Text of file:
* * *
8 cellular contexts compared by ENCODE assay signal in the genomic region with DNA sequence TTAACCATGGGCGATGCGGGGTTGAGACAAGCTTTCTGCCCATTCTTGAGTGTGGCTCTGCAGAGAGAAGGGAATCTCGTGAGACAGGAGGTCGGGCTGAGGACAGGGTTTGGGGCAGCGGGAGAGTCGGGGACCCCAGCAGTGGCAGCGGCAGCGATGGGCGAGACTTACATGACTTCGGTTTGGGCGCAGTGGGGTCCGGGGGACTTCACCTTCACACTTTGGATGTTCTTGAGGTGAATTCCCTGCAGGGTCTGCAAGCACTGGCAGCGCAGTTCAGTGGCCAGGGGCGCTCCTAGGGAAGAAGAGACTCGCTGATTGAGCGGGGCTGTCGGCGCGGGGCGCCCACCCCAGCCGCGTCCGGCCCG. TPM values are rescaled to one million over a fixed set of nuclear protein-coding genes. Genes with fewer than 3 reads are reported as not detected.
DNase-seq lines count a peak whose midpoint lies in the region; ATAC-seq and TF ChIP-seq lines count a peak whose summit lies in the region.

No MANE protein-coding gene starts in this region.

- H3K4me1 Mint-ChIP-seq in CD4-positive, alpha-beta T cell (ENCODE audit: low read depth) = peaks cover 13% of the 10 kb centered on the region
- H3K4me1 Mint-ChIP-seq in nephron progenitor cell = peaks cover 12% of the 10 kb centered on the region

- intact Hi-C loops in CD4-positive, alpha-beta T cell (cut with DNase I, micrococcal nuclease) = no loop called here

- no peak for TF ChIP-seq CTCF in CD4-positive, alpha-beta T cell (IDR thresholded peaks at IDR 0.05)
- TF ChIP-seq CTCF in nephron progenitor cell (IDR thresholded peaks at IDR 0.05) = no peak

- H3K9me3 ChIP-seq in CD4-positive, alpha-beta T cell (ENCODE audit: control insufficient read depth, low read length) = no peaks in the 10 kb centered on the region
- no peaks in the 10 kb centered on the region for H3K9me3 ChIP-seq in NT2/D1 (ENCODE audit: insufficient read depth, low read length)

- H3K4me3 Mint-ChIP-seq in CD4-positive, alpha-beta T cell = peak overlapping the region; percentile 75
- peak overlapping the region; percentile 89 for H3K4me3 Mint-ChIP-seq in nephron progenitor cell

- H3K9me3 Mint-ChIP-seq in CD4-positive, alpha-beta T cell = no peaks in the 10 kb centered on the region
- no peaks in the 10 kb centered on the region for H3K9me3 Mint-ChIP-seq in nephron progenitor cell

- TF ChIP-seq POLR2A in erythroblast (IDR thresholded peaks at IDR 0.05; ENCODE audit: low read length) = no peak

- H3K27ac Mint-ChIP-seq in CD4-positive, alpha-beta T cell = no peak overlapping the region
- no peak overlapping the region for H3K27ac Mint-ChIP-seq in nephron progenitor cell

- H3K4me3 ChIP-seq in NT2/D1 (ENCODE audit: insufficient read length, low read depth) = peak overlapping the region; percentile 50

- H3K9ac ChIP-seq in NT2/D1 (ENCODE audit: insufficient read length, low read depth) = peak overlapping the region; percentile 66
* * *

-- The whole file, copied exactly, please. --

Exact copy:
8 cellular contexts compared by ENCODE assay signal in the genomic region with DNA sequence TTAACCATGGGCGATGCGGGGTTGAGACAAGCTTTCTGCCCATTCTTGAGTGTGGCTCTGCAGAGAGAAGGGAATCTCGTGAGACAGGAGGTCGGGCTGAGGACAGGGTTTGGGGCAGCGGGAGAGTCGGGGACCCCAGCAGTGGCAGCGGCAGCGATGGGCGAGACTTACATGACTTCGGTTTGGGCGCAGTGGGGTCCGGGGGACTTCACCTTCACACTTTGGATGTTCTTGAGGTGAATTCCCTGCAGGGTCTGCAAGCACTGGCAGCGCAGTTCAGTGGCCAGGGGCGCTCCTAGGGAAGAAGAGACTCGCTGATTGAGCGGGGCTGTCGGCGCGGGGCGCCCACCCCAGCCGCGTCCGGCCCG. TPM values are rescaled to one million over a fixed set of nuclear protein-coding genes. Genes with fewer than 3 reads are reported as not detected.
DNase-seq lines count a peak whose midpoint lies in the region; ATAC-seq and TF ChIP-seq lines count a peak whose summit lies in the region.

No MANE protein-coding gene starts in this region.

- H3K4me1 Mint-ChIP-seq in CD4-positive, alpha-beta T cell (ENCODE audit: low read depth) = peaks cover 13% of the 10 kb centered on the region
- H3K4me1 Mint-ChIP-seq in nephron progenitor cell = peaks cover 12% of the 10 kb centered on the region

- intact Hi-C loops in CD4-positive, alpha-beta T cell (cut with DNase I, micrococcal nuclease) = no loop called here

- no peak for TF ChIP-seq CTCF in CD4-positive, alpha-beta T cell (IDR thresholded peaks at IDR 0.05)
- TF ChIP-seq CTCF in nephron progenitor cell (IDR thresholded peaks at IDR 0.05) = no peak

- H3K9me3 ChIP-seq in CD4-positive, alpha-beta T cell (ENCODE audit: control insufficient read depth, low read length) = no peaks in the 10 kb centered on the region
- no peaks in the 10 kb centered on the region for H3K9me3 ChIP-seq in NT2/D1 (ENCODE audit: insufficient read depth, low read length)

- H3K4me3 Mint-ChIP-seq in CD4-positive, alpha-beta T cell = peak overlapping the region; percentile 75
- peak overlapping the region; percentile 89 for H3K4me3 Mint-ChIP-seq in nephron progenitor cell

- H3K9me3 Mint-ChIP-seq in CD4-positive, alpha-beta T cell = no peaks in the 10 kb centered on the region
- no peaks in the 10 kb centered on the region for H3K9me3 Mint-ChIP-seq in nephron progenitor cell

- TF ChIP-seq POLR2A in erythroblast (IDR thresholded peaks at IDR 0.05; ENCODE audit: low read length) = no peak

- H3K27ac Mint-ChIP-seq in CD4-positive, alpha-beta T cell = no peak overlapping the region
- no peak overlapping the region for H3K27ac Mint-ChIP-seq in nephron progenitor cell

- H3K4me3 ChIP-seq in NT2/D1 (ENCODE audit: insufficient read length, low read depth) = peak overlapping the region; percentile 50

- H3K9ac ChIP-seq in NT2/D1 (ENCODE audit: insufficient read length, low read depth) = peak overlapping the region; percentile 66